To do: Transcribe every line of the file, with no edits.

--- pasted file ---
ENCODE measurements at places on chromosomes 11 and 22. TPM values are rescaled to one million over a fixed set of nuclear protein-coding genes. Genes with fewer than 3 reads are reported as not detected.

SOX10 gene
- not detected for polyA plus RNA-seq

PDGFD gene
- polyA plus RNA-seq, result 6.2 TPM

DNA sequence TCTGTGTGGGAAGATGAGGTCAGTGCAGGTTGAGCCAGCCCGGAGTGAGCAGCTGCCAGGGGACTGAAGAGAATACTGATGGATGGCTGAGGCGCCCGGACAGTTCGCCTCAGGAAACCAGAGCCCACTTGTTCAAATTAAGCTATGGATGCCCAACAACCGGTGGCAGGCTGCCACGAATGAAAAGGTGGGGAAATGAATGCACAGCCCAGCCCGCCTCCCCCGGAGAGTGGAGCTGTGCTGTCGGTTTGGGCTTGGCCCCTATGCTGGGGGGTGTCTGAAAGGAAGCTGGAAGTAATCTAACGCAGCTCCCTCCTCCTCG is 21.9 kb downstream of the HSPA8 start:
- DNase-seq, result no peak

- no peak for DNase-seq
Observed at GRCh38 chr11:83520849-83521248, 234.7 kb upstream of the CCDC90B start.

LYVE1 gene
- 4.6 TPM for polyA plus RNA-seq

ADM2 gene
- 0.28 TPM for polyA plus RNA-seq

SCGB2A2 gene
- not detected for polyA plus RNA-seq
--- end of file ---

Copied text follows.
ENCODE measurements at places on chromosomes 11 and 22. TPM values are rescaled to one million over a fixed set of nuclear protein-coding genes. Genes with fewer than 3 reads are reported as not detected.

SOX10 gene
- not detected for polyA plus RNA-seq

PDGFD gene
- polyA plus RNA-seq, result 6.2 TPM

DNA sequence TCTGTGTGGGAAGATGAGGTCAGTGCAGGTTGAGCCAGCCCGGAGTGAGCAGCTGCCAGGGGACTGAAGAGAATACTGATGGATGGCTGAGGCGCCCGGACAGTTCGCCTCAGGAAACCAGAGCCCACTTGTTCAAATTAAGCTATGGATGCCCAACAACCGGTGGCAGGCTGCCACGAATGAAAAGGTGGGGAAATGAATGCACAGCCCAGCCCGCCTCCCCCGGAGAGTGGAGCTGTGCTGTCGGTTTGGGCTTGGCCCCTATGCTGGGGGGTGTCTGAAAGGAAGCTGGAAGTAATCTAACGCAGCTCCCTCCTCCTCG is 21.9 kb downstream of the HSPA8 start:
- DNase-seq, result no peak

- no peak for DNase-seq
Observed at GRCh38 chr11:83520849-83521248, 234.7 kb upstream of the CCDC90B start.

LYVE1 gene
- 4.6 TPM for polyA plus RNA-seq

ADM2 gene
- 0.28 TPM for polyA plus RNA-seq

SCGB2A2 gene
- not detected for polyA plus RNA-seq